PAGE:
Food and drug regulators in the U.S., Europe and other developed countries are facing an increasingly difficult task. They have to make sure that the imports from 300,000 foreign facilities in 150 different countries are safe. Recent reports by the Governmental Accountability Office(GAO) report that the FDA inspected less than 11% of the manufacturing plants on its own list of high-priority sites. This presents a problem since 80% of pharmaceutical ingredients and 85% of seafood are foreign imports.
Recent scares of contaminated seafood, baby formula, pet food and blood-thinning drugs from China has the FDA scrambling for solutions. This true for the increase in counterfeit drugs, such as the popular cancer drug Avastin, penetrating the market .
A panel assembled by the Institute of Medicine recommended that the U.S., Europe, Canada and Japan create a system for sharing the inspection duties for facilities in developing countries. There apparently is currently no cooperation between the various agencies regarding inspections. This is a set-up for potential overlaps in examining the same facilities. The panel also recommended regulators in the U.S., Europe and other developed countries offer training, technology and expertise to developing nations.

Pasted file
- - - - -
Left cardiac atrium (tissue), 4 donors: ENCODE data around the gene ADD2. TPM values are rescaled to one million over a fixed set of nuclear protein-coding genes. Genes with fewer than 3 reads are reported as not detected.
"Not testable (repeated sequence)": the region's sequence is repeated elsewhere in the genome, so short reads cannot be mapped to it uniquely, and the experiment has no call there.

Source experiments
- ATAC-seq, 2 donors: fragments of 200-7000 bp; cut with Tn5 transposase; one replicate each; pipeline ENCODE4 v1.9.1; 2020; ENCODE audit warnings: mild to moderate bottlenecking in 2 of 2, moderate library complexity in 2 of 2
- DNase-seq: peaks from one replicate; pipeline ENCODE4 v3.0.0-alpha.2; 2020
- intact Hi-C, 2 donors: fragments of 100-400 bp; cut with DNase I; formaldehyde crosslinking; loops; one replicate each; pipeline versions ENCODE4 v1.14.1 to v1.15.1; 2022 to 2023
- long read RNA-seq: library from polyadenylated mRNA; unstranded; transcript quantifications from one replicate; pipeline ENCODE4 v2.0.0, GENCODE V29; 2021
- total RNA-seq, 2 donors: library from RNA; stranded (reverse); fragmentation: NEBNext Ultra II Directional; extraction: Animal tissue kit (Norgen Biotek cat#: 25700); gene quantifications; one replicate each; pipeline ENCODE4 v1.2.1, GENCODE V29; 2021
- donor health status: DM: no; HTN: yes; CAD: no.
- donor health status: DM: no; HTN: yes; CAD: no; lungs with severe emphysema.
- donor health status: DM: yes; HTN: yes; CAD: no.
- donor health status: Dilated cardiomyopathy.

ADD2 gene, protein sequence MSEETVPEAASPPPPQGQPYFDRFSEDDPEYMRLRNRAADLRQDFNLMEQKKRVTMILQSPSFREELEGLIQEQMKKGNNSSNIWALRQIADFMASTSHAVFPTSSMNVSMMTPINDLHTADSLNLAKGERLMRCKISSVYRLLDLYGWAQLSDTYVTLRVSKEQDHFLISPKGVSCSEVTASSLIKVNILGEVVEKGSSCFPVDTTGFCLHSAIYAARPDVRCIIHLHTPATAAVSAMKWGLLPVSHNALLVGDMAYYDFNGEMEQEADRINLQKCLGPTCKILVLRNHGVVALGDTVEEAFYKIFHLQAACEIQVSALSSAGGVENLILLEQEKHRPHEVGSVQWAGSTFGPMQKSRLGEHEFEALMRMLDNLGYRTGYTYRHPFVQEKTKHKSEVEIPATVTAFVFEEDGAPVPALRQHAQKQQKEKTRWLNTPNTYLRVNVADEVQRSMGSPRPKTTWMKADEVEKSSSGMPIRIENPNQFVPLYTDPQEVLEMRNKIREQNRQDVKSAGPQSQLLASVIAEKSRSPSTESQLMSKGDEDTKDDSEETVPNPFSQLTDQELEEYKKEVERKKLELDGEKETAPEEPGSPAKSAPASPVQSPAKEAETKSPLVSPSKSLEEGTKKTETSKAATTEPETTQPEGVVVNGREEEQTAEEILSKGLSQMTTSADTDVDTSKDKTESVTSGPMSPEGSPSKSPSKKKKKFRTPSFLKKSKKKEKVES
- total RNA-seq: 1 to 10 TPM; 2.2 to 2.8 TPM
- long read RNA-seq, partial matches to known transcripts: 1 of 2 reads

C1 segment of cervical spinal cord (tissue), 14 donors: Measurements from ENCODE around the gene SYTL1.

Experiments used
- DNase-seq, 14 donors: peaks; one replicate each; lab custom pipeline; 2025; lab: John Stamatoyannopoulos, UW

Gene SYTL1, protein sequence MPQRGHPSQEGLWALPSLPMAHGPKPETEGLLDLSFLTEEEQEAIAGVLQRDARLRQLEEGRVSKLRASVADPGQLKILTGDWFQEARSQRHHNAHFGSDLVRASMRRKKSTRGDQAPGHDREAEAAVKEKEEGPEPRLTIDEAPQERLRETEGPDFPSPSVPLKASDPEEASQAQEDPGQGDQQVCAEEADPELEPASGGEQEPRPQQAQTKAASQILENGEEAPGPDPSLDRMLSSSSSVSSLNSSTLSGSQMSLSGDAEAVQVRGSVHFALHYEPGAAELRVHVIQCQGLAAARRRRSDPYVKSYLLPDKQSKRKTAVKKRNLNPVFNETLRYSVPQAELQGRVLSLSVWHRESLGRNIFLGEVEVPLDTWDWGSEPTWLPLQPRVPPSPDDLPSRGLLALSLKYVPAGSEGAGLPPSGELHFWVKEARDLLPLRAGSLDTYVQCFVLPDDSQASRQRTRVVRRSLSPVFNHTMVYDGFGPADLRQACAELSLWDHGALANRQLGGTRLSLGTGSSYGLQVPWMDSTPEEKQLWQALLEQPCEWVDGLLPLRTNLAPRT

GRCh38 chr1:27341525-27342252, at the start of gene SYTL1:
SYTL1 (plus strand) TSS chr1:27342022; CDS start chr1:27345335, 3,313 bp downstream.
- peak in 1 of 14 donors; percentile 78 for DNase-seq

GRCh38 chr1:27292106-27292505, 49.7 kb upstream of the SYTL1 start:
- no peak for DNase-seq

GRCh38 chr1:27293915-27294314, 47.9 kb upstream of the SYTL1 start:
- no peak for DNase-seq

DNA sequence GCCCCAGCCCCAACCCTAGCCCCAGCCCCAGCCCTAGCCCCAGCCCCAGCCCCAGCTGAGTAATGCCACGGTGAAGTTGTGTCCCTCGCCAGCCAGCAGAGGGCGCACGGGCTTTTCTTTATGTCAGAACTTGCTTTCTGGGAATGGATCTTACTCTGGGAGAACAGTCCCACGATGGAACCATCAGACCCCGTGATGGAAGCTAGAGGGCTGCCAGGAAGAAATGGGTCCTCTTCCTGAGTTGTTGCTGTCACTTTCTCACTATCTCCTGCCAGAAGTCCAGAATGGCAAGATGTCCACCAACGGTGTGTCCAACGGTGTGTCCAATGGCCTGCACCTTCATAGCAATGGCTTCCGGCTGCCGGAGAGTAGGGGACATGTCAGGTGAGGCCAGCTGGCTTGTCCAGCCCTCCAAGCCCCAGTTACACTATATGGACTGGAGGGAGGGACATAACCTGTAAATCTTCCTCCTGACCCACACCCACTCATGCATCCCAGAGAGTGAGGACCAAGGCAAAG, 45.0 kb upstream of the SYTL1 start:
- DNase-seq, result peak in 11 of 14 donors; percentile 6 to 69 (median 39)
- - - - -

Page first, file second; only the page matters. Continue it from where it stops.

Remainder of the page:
With all the recent problems that come with a global economy, cooperation across borders is a must to ensure the safety of our food and medical products. Unfortunately, changes will likely be slow since most of the changes required are by governmental agencies.Posted By: Paul L. Owens
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